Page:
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The Hongkong Telegraph.


Tuesday, March 30, 1915.
香港英三月卅號 禮拜二





Interesting Presentations Made on Sunday.

   After their Church parade on Palm Sunday - briefly chronicled in these columns yesterday - the St. Joseph's Troop of Boy Scouts enjoyed a hearty breakfast at the College, through the kind hospitality of the Brother Director. Close on 40 boys sat down to a large spread, which they manifestly enjoyed.

   Towards the close of the meal, Scoutmaster Edwards gave a pleasant surprise to the company by presenting Major Bowen, in a graceful little speech, with a parting gift from the Senior Troop, in the shape of the "Swastika" Badge - a Boy Scout token of thanks that is highly prized, entitling the recipient, as it does, to the services of any Scout in any part of the world.

   In the course of a reply, Major Bowen said he had intended to say a few parting words to the boys, as this would be the last time he would have an opportunity of addressing them, and there were certain lessons he was anxious to press home to them, but first he could not help thanking them for the very delightful token of their regard which they had that morning given him. Continuing, he said that, while it was with deep regret he was severing his connection with them, he took pleasure in the thought that the Boy Scouts in Hongkong were sure to prosper. They had weathered some rough storms together, and the attendance at exercises had not always been as satisfactory as it might; but latterly they had experienced finer weather. Many people were beginning to interest themselves greatly in the movement. For the kindness of Lady May, whose unfailing sympathy and enthusiasm had done so much to encourage them all; Mrs. Kelly and Mrs. Anstruther , who had all by their presence graced the parade last Saturday week; Major-General Kelly, who had always been their staunchest friend; the Commodore, their new Commissioner, a keen friend of boys; and for their patrons, the Bishop and Brother Director, they could not be sufficiently grateful. The parade had been an unqualified success. Such successes did much to stimulate them, but they must not think they were the "be all and end all" or even the most desirable factor of Scout life. That was the ideal they had to live up to, day by day and hour by hour, in season and out of season, in sunshine and in shadow. If they were able to acquit themselves well in a show parade it was only by virtue of the sound, hidden, spade work done before and after, though none might see it. The Scout ideal was a high and noble one, rightly compared by Sir Robert Baden-Powell to the ancient ideals of chivalry. It might be difficult to live up to always, but less difficult, he thought, for those who had been brought up in a great Christian school like St. Joseph's College. The Brother Director and the Christian Brothers had shown their keen interest in the Troop by inviting it to breakfast that morning and by their kind presence there. They were doing everything to forward its interests. The influence for good on a boy's after life by a great school could not be overestimated, and as long as the old boys of the Senior Troop kept in close and constant touch of their Alma Mater they could not fail to succeed in carrying out the high ideal of the Boy Scout.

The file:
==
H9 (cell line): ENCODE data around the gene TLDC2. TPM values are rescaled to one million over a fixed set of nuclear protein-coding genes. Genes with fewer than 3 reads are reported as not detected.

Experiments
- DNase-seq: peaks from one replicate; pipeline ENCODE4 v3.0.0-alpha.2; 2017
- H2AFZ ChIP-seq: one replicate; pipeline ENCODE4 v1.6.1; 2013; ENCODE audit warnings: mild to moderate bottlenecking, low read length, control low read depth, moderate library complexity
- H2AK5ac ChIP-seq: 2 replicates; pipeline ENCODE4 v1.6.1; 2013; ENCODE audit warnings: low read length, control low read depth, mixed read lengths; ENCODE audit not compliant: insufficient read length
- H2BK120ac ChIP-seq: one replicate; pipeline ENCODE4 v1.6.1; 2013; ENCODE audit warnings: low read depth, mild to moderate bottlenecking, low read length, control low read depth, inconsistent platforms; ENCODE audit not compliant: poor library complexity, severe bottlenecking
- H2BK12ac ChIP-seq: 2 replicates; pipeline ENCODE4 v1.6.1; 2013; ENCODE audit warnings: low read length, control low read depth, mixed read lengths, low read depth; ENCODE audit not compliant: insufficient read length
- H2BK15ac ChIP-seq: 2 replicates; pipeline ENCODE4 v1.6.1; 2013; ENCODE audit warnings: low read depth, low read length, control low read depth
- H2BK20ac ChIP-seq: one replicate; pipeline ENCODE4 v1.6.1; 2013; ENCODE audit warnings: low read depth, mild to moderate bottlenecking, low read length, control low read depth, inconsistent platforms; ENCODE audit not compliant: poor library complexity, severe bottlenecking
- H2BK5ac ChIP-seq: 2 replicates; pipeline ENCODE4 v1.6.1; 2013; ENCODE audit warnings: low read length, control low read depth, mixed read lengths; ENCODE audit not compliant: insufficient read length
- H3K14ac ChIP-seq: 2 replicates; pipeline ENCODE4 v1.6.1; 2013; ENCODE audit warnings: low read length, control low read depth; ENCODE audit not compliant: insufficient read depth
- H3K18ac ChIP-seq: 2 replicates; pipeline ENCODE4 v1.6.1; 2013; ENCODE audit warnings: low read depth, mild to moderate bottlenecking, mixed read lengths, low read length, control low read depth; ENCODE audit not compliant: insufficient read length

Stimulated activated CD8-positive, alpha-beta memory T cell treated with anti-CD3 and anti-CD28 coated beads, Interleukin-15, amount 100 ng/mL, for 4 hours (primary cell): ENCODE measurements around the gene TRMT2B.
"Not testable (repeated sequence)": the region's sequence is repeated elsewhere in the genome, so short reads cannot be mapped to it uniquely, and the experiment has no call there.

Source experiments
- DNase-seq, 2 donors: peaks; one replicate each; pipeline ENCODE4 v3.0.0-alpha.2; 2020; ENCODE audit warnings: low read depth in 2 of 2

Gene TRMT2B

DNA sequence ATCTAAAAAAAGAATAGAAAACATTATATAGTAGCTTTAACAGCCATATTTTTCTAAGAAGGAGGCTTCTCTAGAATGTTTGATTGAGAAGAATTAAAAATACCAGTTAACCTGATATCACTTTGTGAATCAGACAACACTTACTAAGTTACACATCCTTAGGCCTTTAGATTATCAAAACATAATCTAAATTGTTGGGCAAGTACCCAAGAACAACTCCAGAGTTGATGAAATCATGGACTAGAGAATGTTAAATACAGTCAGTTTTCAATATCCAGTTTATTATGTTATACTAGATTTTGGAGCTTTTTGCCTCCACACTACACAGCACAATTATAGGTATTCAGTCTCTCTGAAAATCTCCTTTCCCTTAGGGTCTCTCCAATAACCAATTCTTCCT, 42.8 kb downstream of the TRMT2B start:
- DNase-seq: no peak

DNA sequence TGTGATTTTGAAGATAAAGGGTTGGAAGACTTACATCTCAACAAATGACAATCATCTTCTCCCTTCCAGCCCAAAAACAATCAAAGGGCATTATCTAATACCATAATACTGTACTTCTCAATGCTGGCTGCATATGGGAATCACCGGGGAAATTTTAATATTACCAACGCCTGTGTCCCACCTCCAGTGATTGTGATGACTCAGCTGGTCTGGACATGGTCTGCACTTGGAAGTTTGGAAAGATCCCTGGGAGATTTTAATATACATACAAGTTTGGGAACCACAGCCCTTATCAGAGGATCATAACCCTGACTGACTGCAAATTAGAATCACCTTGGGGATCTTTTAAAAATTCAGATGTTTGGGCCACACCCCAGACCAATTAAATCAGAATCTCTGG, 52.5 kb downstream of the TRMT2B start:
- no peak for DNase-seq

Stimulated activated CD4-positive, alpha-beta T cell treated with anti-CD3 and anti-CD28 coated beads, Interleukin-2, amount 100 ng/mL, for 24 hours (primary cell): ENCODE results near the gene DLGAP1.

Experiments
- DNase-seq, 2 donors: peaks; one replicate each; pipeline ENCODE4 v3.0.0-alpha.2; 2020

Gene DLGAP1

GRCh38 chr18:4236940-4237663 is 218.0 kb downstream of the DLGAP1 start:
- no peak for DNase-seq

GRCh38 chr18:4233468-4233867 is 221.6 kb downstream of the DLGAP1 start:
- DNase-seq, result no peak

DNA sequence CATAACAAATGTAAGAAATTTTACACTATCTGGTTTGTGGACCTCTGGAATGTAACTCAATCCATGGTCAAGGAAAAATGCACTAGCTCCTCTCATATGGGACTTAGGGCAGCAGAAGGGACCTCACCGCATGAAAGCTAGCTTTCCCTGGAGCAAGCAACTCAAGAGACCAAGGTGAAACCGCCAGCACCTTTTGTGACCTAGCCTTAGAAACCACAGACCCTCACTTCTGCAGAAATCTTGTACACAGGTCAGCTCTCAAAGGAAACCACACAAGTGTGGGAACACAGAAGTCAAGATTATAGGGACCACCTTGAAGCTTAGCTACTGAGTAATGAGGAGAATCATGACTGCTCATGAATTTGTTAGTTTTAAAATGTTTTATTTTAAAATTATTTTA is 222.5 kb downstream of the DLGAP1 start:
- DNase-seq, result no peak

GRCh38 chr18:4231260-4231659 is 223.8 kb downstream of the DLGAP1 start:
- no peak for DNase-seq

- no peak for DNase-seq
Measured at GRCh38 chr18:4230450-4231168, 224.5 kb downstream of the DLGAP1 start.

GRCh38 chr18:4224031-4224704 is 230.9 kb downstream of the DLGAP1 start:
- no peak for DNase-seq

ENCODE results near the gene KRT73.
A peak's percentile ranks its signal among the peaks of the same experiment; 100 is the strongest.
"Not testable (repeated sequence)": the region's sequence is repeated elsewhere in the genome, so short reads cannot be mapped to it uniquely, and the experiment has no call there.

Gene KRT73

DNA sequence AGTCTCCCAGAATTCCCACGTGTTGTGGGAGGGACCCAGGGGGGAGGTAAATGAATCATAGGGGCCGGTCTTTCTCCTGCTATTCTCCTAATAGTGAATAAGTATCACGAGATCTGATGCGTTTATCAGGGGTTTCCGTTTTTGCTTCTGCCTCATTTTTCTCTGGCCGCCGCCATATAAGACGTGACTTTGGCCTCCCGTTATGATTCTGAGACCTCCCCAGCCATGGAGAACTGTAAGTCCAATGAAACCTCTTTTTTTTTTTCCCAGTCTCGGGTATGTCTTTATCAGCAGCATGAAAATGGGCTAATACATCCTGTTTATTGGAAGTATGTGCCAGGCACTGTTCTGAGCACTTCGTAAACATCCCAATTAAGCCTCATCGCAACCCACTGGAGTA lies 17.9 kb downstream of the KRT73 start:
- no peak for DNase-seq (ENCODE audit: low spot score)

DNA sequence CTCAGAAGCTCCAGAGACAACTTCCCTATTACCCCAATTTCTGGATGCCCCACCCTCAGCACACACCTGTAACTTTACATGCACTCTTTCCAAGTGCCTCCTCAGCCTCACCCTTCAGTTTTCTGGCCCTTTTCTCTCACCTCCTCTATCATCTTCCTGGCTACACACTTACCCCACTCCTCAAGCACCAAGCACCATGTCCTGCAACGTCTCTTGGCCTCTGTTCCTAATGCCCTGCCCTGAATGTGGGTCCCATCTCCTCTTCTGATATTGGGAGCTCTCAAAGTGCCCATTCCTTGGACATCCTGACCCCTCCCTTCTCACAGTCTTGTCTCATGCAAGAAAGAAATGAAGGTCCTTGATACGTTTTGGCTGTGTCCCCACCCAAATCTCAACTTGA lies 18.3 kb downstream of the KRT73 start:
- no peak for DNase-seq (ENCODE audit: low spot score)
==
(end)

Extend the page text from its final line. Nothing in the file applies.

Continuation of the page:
The references to the College and the connection of the troop with it were received with great enthusiasm, and the mention of the Brother Director's name was greeted with loud applause. Glasses by this time had been filled, and the toast "To the Brother Director and the Christian Brothers," was drunk with musical honours. The health of the departing Chief Scoutmaster followed, the toast concluding with the familiar (and appropriate?) strains of "It's a long, long way to Tipperary" Medals of the Apostleship of Prayer were then presented to the Scoutmasters and Patrol Leaders in token of the special hard work that had fallen, through a long period, to their share; and finally "God save the King," with the Scouts' Verse at the end, was sung in true Scout fashion.

   On adjourning, the Band of the Scouts played a bugle march around the College Square, and the Troop "marching past" saluted the Brother Director. It then marched away to be dismissed, and the very pleasant proceedings, which were enjoyed by all, came to an end.

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